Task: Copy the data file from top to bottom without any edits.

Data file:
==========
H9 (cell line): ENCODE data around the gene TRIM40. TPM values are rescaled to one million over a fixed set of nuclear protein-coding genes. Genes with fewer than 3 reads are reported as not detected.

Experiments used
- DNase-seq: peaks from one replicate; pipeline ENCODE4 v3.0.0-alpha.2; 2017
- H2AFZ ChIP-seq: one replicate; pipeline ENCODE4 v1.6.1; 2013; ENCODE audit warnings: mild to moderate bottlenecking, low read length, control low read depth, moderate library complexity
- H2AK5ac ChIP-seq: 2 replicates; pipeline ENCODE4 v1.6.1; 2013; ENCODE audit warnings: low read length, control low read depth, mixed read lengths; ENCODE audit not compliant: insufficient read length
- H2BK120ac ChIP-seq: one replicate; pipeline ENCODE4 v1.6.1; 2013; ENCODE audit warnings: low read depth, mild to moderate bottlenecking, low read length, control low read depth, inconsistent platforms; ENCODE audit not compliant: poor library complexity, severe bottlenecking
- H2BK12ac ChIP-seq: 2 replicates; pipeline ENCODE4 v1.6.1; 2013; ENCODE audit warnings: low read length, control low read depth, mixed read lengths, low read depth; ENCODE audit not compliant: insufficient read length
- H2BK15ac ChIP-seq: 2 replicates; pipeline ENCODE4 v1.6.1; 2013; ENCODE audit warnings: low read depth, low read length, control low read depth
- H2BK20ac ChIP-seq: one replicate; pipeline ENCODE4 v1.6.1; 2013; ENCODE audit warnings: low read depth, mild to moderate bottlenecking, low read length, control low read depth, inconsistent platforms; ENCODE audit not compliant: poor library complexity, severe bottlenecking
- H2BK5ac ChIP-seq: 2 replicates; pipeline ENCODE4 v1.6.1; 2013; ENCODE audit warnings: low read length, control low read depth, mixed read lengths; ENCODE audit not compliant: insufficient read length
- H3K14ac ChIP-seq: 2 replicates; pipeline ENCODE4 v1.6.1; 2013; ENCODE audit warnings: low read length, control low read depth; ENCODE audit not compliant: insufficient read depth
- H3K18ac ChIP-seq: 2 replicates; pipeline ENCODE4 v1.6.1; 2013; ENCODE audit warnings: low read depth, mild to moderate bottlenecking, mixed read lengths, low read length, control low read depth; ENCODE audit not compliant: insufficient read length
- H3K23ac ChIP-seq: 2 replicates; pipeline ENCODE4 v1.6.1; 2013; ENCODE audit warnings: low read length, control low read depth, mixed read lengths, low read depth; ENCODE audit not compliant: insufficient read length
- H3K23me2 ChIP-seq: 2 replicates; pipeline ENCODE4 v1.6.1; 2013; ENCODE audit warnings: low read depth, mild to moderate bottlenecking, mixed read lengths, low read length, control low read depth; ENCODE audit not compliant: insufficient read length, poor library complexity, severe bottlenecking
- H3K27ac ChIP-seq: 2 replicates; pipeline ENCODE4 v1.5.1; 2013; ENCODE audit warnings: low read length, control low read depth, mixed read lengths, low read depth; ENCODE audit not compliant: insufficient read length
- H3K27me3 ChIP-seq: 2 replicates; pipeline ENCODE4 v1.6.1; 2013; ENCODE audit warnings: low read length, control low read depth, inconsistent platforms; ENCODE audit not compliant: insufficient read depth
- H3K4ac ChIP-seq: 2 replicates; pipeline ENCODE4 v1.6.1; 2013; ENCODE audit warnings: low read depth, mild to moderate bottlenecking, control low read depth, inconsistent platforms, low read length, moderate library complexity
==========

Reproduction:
H9 (cell line): ENCODE data around the gene TRIM40. TPM values are rescaled to one million over a fixed set of nuclear protein-coding genes. Genes with fewer than 3 reads are reported as not detected.

Experiments used
- DNase-seq: peaks from one replicate; pipeline ENCODE4 v3.0.0-alpha.2; 2017
- H2AFZ ChIP-seq: one replicate; pipeline ENCODE4 v1.6.1; 2013; ENCODE audit warnings: mild to moderate bottlenecking, low read length, control low read depth, moderate library complexity
- H2AK5ac ChIP-seq: 2 replicates; pipeline ENCODE4 v1.6.1; 2013; ENCODE audit warnings: low read length, control low read depth, mixed read lengths; ENCODE audit not compliant: insufficient read length
- H2BK120ac ChIP-seq: one replicate; pipeline ENCODE4 v1.6.1; 2013; ENCODE audit warnings: low read depth, mild to moderate bottlenecking, low read length, control low read depth, inconsistent platforms; ENCODE audit not compliant: poor library complexity, severe bottlenecking
- H2BK12ac ChIP-seq: 2 replicates; pipeline ENCODE4 v1.6.1; 2013; ENCODE audit warnings: low read length, control low read depth, mixed read lengths, low read depth; ENCODE audit not compliant: insufficient read length
- H2BK15ac ChIP-seq: 2 replicates; pipeline ENCODE4 v1.6.1; 2013; ENCODE audit warnings: low read depth, low read length, control low read depth
- H2BK20ac ChIP-seq: one replicate; pipeline ENCODE4 v1.6.1; 2013; ENCODE audit warnings: low read depth, mild to moderate bottlenecking, low read length, control low read depth, inconsistent platforms; ENCODE audit not compliant: poor library complexity, severe bottlenecking
- H2BK5ac ChIP-seq: 2 replicates; pipeline ENCODE4 v1.6.1; 2013; ENCODE audit warnings: low read length, control low read depth, mixed read lengths; ENCODE audit not compliant: insufficient read length
- H3K14ac ChIP-seq: 2 replicates; pipeline ENCODE4 v1.6.1; 2013; ENCODE audit warnings: low read length, control low read depth; ENCODE audit not compliant: insufficient read depth
- H3K18ac ChIP-seq: 2 replicates; pipeline ENCODE4 v1.6.1; 2013; ENCODE audit warnings: low read depth, mild to moderate bottlenecking, mixed read lengths, low read length, control low read depth; ENCODE audit not compliant: insufficient read length
- H3K23ac ChIP-seq: 2 replicates; pipeline ENCODE4 v1.6.1; 2013; ENCODE audit warnings: low read length, control low read depth, mixed read lengths, low read depth; ENCODE audit not compliant: insufficient read length
- H3K23me2 ChIP-seq: 2 replicates; pipeline ENCODE4 v1.6.1; 2013; ENCODE audit warnings: low read depth, mild to moderate bottlenecking, mixed read lengths, low read length, control low read depth; ENCODE audit not compliant: insufficient read length, poor library complexity, severe bottlenecking
- H3K27ac ChIP-seq: 2 replicates; pipeline ENCODE4 v1.5.1; 2013; ENCODE audit warnings: low read length, control low read depth, mixed read lengths, low read depth; ENCODE audit not compliant: insufficient read length
- H3K27me3 ChIP-seq: 2 replicates; pipeline ENCODE4 v1.6.1; 2013; ENCODE audit warnings: low read length, control low read depth, inconsistent platforms; ENCODE audit not compliant: insufficient read depth
- H3K4ac ChIP-seq: 2 replicates; pipeline ENCODE4 v1.6.1; 2013; ENCODE audit warnings: low read depth, mild to moderate bottlenecking, control low read depth, inconsistent platforms, low read length, moderate library complexity